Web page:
State Sen. Brian Boquist will have to alert officials before he arrives to work in the Capitol so additional state troopers can be put on duty — steps in reaction to his threatening remarks in the closing days of the legislative session.
The Senate Special Committee on Conduct on Monday, July 8, also warned the Republican from Dallas not to retaliate against anyone who reported being fearful to work in the Capitol because of his statements. He also was directed to not act out against anyone who participates in the ongoing investigation into his conduct.
Committee Chairman Sen. Floyd Prozanski, D-Eugene, said the committee's decision was effective immediately and doesn't need full Senate approval. Others joining Prozanski in a unanimous vote to impose the conditions were Sen. Alan Olsen, R-Canby, Sen. Tim Knopp, R-Bend, and Sen. James Manning, D-Eugene.
The unusual hearing comes on the heels of two statements Boquist made June 19. He reacted to Gov. Kate Brown's announcement she would send state troopers after Republican senators threatened a walkout. They made good on their threat.
In comments on the Senate floor in June, Boquist, who maintains state police can't come on to his property to arrest him without a warrant, laid into Senate President Peter Courtney, D-Salem. "If you send the state police to get me, Hell's coming to visit you personally," he said.
Shortly after, Boquist gave interviews to reporters, giving the now-infamous quote to KGW, which posted it on Twitter. If Brown sends police, Boquist said, they better "send bachelors and come heavily armed."
Attorney Brenda Baumgart of Portland law firm Stoel Rives, hired by the Legislature to handle workplace complaints, concluded in a recent report that Boquist's statements caused a workplace issue, concerns about safety were credible and recommended that Boquist be kept out of the building until her the investigation was completed.
During the July 8 hearing, Baumgart told committee members that her legal advice was in line with practices in the private sector, and would relieve the Legislature of liability if Boquist caused new issues at the Capitol.
'No other interpretation'
Disciplining an elected official is different than an employee. Neither Courtney, nor the conduct committee, can dismiss Boquist. Courtney could remove him from committees, but that's largely the extent of his power. The Senate can vote to expel a member with a two-thirds vote, but that has never happened. The Senate could also censure Boquist — essentially publicly condemning his actions — but that hasn't happened since 1971.
The committee voted against proposals to bar from Boquist from the Capitol or require he be escorted by police when in the building. Instead, it imposed on him a requirement to notify Senate officials 12 hours before he expected to be in the building.
Boquist declined to comment following the hearing, which quickly turned into partisan sniping as Democrats expressed more alarm over the statements and Republicans said safety concerns were overblown.
Knopp said he doesn't believe there is a safety issue. "I share an office wall with Senator Boquist, so if anyone ought to be concerned, it should be me," he said.
Prozanski said that Boquist has been back in the building several times since the comments were made without incident. "I believe the workplace is OK for the employees to be in," he said.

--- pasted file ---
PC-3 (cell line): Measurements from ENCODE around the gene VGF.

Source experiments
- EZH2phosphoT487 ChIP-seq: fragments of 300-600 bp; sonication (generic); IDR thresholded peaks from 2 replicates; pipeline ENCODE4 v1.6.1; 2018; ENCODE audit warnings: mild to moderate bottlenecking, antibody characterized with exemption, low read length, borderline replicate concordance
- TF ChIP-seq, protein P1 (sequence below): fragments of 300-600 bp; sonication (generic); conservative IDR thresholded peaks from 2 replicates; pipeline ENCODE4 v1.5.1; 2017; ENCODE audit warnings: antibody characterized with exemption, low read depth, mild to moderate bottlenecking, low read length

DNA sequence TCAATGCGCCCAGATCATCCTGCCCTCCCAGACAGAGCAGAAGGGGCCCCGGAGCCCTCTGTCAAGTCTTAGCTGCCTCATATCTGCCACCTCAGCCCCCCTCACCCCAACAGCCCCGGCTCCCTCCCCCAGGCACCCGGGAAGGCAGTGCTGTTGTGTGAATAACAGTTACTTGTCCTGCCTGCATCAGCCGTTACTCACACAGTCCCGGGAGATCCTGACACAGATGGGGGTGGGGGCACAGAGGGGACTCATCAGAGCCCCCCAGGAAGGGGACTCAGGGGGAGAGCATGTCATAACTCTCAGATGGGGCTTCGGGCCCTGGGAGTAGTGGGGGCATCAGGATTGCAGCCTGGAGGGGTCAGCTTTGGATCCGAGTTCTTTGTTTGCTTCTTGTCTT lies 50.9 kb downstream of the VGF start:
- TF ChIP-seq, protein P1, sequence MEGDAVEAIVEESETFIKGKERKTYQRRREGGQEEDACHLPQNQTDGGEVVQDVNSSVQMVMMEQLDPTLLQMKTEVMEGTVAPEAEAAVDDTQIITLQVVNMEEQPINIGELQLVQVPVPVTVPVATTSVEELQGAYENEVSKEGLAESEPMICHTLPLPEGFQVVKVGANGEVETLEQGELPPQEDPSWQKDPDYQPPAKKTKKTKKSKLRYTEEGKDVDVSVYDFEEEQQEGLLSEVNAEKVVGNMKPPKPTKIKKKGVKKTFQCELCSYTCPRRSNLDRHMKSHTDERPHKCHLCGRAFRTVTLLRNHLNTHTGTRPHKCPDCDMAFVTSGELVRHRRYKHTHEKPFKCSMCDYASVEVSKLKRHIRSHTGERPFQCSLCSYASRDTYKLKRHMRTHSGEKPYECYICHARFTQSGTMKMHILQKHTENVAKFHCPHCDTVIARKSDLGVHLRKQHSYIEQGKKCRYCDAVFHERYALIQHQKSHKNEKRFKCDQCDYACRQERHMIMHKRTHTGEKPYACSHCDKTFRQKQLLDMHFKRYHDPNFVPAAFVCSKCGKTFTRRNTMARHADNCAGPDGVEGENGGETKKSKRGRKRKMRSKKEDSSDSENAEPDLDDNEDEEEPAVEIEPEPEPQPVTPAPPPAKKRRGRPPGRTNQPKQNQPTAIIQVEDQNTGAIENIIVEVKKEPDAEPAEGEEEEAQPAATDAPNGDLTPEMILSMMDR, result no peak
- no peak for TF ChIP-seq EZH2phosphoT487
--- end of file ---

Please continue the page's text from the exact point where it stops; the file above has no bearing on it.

Baumgart said she is glad the Legislature is reminding Boquist to not retaliate, but that people working in the building could still be fearful. Manning also made that point, saying a fellow senator texted him during the hearing to express concern.
"There are people here that have real fear," he said.
Baumgart said she didn't interview Boquist, Courtney or state troopers as part of her initial investigation. Her conclusions about Boquist's conduct were based on his public statements, not how Boquist meant them or how they were received. A reasonable person, she said, could fear going to work in the Capitol following those statements.
Baumgart said that in private business, an executive would be placed on leave pending an investigation, and if the reports were found credible, they would be fired.
Baumgart said multiple reports about workplace safety were made by legislators and staff, some through email and some verbally. None came directly to her.
Manning said Boquist's statements, both videotaped, are clear. "There is no other interpretation of that, no matter how hard we try to gaslight it," he said.
Lawsuit demands records
Boquist gave a brief statement to the committee but walked away after Prozanski asked if he would take questions.
Boquist alleged the committee hadn't followed due process. Last week, he requested from Courtney's office records showing concerns with his statements. On Friday, July 6, he sued Courtney in Marion County Circuit Court, seeking to compel disclosure of records he said hadn't been provided.
A former U.S. Army Special Forces officer, Boquist holds an MBA from Oregon State University and is not an attorney. He filed the lawsuit on his own.
Boquist claimed in his lawsuit that public records were "denied, hidden and blocked from release by Legislative Counsel" and others serving under Courtney. "It was clear that zero due process had existed, and that very clearly a large stack of public records existed someplace," the lawsuit maintains.
Boquist said his family "received multiple death threats" after disclosure of Baumgart's initial investigation results.
"The facts of the present situation, and continued endangerment of my family and staff, merit an immediate court order directing the release of withheld public records, to establish the facts of the matter," Boquist wrote in the lawsuit.
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